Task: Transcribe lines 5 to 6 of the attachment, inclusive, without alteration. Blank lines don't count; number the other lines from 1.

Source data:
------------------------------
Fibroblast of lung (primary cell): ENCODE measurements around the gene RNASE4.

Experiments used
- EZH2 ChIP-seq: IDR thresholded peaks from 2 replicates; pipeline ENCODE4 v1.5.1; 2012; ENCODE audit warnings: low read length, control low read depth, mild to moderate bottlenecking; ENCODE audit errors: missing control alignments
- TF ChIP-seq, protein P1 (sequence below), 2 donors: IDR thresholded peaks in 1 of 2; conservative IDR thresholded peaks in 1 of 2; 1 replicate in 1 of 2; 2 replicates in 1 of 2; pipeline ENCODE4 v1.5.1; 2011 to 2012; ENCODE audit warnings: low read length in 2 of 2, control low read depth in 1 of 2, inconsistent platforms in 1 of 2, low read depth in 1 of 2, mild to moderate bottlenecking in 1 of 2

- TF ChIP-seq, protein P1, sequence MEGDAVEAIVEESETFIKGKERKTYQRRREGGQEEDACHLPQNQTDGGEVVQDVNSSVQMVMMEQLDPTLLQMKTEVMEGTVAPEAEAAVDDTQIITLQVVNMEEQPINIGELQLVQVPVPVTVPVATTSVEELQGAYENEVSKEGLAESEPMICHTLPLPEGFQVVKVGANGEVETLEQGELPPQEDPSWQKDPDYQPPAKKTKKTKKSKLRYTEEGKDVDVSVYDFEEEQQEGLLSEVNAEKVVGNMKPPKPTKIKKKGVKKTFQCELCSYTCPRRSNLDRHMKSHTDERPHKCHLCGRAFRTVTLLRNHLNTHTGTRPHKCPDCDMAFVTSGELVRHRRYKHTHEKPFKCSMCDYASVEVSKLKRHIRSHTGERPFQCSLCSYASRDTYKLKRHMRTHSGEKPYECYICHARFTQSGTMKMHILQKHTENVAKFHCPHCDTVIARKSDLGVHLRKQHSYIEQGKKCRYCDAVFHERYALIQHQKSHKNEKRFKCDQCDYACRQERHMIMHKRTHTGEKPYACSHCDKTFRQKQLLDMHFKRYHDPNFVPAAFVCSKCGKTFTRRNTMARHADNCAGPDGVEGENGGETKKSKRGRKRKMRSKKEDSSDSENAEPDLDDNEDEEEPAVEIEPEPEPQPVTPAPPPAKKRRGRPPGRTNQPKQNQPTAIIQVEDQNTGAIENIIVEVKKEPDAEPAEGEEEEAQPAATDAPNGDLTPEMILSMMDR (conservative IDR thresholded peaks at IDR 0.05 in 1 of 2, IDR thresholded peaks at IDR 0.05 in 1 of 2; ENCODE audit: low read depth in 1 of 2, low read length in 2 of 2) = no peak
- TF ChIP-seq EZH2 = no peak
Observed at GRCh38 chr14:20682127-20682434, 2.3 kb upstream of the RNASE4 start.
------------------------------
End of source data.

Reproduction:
- TF ChIP-seq, protein P1, sequence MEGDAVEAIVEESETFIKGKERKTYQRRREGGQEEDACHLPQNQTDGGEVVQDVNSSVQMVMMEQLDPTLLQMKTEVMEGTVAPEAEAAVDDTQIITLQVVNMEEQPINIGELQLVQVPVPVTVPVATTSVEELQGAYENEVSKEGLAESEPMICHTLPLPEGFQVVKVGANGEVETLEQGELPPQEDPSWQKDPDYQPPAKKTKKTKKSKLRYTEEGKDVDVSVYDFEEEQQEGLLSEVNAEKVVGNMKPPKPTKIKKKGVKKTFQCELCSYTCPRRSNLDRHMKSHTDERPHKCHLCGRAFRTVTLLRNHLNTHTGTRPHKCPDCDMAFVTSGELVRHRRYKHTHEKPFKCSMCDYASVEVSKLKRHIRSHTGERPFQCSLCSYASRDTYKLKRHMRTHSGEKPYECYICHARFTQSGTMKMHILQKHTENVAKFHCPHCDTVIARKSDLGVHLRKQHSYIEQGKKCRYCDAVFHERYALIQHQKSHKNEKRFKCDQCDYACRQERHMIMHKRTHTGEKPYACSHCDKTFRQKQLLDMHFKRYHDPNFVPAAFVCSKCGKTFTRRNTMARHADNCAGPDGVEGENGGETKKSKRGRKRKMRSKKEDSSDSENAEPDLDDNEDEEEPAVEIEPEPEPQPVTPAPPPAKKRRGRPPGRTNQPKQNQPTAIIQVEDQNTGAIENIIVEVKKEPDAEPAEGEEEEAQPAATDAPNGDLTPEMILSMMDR (conservative IDR thresholded peaks at IDR 0.05 in 1 of 2, IDR thresholded peaks at IDR 0.05 in 1 of 2; ENCODE audit: low read depth in 1 of 2, low read length in 2 of 2) = no peak
- TF ChIP-seq EZH2 = no peak